If you look carefully, you may notice that apart from the through port traces being squeezed down in places to allow some via farms for the address and data bus around the RAM and flash, the input side capacitor to the 3.3v regulator has changed, too. I discovered the +3 does not have 9v exposed at the edge connector, so I am forced to use the 5v line for the 3.3v regulator's supply. I know it works fine (the breadboard prototype does just that), but I had hoped to avoid loading the Spectrum's 7805 (5 volt regulator) down any more than it is. That being the case, I can use a lower voltage surface mount capacitor for the input side, rather than a through-hole electrolytic.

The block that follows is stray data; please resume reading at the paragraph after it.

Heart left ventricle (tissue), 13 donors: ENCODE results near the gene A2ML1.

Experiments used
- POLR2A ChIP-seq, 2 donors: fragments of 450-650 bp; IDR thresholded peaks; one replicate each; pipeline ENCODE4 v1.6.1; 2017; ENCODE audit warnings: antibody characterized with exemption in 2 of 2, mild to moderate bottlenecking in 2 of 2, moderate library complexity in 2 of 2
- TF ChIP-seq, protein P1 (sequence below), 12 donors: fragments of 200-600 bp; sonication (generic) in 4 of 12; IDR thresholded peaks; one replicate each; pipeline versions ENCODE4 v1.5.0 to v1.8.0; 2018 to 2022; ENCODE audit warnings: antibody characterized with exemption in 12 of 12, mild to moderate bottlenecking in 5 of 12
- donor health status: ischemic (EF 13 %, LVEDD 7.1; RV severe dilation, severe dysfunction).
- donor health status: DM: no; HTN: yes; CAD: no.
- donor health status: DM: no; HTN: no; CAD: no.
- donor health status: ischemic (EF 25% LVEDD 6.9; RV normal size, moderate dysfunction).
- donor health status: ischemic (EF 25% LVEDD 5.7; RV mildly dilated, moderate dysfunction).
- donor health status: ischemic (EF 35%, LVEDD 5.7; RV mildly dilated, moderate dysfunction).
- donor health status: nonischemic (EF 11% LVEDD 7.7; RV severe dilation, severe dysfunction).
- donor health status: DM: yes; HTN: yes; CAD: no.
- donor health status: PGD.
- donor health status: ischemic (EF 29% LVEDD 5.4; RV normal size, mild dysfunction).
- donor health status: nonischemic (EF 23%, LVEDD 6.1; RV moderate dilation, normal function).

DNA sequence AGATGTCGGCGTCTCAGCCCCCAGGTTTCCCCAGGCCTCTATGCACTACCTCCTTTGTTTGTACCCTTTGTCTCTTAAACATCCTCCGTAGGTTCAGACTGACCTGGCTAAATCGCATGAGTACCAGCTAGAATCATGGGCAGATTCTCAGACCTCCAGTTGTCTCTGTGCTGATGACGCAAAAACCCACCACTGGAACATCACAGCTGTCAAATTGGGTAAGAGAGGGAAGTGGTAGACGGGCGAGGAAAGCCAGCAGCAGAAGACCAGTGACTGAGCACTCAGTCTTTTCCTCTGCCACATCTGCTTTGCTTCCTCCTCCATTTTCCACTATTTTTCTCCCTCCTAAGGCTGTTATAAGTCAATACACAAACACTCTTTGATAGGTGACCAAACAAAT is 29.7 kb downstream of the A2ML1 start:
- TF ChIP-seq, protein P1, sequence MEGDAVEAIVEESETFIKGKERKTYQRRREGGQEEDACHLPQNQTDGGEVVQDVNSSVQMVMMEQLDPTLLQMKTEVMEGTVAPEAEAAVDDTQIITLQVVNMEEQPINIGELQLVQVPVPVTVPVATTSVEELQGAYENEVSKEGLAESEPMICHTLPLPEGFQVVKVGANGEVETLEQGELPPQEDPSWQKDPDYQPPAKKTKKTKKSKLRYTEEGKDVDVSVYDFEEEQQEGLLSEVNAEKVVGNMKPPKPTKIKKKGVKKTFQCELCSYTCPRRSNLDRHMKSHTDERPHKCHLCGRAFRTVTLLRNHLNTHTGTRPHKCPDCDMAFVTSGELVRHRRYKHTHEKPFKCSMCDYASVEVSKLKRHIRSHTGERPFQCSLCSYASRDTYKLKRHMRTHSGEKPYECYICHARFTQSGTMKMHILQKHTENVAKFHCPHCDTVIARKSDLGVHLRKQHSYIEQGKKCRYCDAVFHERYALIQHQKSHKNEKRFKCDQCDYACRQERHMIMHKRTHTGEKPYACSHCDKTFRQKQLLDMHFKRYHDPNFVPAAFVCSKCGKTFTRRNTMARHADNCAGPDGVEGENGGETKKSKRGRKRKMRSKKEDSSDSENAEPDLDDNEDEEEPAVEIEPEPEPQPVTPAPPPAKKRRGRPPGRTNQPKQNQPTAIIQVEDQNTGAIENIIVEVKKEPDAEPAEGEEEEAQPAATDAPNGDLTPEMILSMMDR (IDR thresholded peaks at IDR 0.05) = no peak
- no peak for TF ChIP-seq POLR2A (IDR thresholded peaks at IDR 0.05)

On "twizzling" (which is what people call randomly routing the data and address bus to memory). I am absolutely insistent that the data and address bus lines for the flash chip are exactly as the datasheet says, even if it makes it harder to route. (The DivIDE, by contrast, just routes the address and data bus lines to the easiest pin on the EEPROM). I don't want to have to translate binary files before flashing them, and I don't want to have to figure out what the flash control codes have changed to. When you program flash, you must first write some control bytes to the flash chip to put it in programming mode. So the flash is wired straight. So wiring it for ease of layout is just to invite confusion (especially if there's a problem with the prototype board - I then have to figure out not only if there's an electrical fault - but also if it's a software fault. So I'd rather eliminate the possibility of software faults right now by wiring it straight). But it doesn't matter with the RAM, so although the data bus is wired straight, the address lines are wired in an order that made routing easier.